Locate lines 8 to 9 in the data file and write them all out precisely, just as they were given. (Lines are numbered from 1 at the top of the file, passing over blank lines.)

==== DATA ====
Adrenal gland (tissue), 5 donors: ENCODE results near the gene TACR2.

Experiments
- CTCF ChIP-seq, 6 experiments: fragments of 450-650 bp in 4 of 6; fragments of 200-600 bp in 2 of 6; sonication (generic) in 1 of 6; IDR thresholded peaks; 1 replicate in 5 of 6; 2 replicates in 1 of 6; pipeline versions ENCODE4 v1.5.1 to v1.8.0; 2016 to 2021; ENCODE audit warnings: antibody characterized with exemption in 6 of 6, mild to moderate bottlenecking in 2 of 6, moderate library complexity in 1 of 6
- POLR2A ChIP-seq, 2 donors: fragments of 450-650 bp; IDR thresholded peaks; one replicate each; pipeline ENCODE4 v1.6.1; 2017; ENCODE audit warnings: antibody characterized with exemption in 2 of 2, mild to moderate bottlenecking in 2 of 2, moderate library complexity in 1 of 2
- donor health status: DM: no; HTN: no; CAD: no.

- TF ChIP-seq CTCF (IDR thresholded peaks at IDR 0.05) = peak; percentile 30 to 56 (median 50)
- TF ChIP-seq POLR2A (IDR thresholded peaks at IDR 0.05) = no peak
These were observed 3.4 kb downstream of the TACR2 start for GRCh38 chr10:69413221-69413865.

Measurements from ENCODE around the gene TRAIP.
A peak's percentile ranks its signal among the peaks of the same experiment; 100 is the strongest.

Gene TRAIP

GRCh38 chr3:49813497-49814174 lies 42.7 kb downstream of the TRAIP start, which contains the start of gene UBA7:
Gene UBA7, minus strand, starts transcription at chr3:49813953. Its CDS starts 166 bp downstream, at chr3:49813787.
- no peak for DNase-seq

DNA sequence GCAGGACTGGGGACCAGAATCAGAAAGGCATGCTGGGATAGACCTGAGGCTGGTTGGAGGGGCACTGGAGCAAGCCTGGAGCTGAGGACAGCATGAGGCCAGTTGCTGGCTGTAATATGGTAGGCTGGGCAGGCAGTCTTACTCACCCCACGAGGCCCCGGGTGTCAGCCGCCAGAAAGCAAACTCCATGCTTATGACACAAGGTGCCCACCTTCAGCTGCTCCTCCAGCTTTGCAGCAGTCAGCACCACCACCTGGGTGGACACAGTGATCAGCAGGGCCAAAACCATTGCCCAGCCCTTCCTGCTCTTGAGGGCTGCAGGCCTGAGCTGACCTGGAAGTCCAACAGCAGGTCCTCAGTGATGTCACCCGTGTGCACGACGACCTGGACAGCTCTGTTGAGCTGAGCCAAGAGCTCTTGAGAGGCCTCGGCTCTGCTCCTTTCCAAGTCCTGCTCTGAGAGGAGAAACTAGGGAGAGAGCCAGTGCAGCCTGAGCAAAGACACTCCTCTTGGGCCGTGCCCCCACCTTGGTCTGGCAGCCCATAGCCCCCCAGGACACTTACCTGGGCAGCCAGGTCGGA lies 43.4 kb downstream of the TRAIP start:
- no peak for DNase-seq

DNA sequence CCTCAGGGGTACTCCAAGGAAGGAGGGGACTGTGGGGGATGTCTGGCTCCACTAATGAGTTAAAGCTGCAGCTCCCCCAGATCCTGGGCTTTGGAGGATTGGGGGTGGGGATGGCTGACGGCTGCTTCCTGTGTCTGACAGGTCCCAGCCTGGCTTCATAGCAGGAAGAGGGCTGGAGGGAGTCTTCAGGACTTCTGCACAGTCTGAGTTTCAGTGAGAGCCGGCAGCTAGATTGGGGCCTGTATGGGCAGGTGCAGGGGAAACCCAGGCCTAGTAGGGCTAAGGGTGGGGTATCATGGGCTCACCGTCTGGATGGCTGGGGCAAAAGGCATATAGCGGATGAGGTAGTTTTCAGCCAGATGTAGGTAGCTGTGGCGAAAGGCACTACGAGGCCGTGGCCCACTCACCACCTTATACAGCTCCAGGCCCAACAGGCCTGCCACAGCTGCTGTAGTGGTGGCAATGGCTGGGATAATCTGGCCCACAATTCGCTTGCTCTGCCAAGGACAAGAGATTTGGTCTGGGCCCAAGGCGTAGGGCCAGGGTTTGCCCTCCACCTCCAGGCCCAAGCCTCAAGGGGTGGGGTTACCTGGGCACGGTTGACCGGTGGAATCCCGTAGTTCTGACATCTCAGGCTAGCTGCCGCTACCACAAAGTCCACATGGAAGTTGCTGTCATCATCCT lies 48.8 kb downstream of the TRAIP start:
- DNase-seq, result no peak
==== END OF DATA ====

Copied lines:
These were observed 3.4 kb downstream of the TACR2 start for GRCh38 chr10:69413221-69413865.

Measurements from ENCODE around the gene TRAIP.